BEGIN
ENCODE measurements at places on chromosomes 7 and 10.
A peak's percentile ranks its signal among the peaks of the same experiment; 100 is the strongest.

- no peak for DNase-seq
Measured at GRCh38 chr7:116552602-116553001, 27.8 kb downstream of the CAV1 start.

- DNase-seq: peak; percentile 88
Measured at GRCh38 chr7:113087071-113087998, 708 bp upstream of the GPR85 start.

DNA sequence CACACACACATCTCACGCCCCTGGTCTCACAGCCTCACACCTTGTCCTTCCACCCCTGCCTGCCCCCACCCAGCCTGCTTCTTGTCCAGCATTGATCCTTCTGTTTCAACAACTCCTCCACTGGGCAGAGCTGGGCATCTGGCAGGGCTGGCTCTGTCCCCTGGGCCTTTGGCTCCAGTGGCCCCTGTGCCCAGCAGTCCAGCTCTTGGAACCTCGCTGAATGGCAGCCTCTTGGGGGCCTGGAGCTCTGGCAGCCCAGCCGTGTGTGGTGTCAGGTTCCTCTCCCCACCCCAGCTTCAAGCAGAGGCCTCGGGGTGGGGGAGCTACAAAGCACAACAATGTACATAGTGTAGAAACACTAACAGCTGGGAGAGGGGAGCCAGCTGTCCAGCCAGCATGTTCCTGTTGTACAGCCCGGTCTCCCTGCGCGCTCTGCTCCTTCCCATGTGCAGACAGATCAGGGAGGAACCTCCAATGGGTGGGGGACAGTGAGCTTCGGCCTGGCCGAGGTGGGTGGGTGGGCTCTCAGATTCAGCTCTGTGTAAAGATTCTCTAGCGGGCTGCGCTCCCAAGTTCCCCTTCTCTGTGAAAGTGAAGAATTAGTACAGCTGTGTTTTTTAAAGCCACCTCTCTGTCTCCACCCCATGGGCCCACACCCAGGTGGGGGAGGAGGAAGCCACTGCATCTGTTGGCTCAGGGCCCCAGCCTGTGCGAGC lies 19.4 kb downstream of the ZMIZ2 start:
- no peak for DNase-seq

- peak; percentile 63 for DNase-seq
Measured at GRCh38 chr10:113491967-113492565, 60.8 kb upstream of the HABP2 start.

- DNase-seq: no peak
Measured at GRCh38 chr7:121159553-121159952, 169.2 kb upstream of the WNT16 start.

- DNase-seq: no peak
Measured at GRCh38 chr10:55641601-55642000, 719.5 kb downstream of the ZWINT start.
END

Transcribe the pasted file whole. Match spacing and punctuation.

ENCODE measurements at places on chromosomes 7 and 10.
A peak's percentile ranks its signal among the peaks of the same experiment; 100 is the strongest.

- no peak for DNase-seq
Measured at GRCh38 chr7:116552602-116553001, 27.8 kb downstream of the CAV1 start.

- DNase-seq: peak; percentile 88
Measured at GRCh38 chr7:113087071-113087998, 708 bp upstream of the GPR85 start.

DNA sequence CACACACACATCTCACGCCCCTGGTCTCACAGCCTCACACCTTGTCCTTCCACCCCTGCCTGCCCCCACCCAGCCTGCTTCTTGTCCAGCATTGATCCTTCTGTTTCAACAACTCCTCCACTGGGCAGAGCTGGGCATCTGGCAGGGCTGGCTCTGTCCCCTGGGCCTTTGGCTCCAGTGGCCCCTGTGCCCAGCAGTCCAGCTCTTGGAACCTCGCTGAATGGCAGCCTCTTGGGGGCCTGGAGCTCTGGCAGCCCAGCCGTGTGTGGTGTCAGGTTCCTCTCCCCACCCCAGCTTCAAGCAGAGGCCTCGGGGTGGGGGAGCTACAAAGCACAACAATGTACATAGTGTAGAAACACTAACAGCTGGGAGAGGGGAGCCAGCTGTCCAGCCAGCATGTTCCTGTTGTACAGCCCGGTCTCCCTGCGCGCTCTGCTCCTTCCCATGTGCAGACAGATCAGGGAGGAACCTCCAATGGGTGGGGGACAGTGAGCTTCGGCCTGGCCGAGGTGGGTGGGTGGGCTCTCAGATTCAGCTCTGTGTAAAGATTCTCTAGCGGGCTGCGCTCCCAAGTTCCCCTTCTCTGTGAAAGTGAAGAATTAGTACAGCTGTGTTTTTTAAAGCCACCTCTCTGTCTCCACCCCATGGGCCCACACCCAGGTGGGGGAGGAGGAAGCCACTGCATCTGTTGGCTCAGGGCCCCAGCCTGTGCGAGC lies 19.4 kb downstream of the ZMIZ2 start:
- no peak for DNase-seq

- peak; percentile 63 for DNase-seq
Measured at GRCh38 chr10:113491967-113492565, 60.8 kb upstream of the HABP2 start.

- DNase-seq: no peak
Measured at GRCh38 chr7:121159553-121159952, 169.2 kb upstream of the WNT16 start.

- DNase-seq: no peak
Measured at GRCh38 chr10:55641601-55642000, 719.5 kb downstream of the ZWINT start.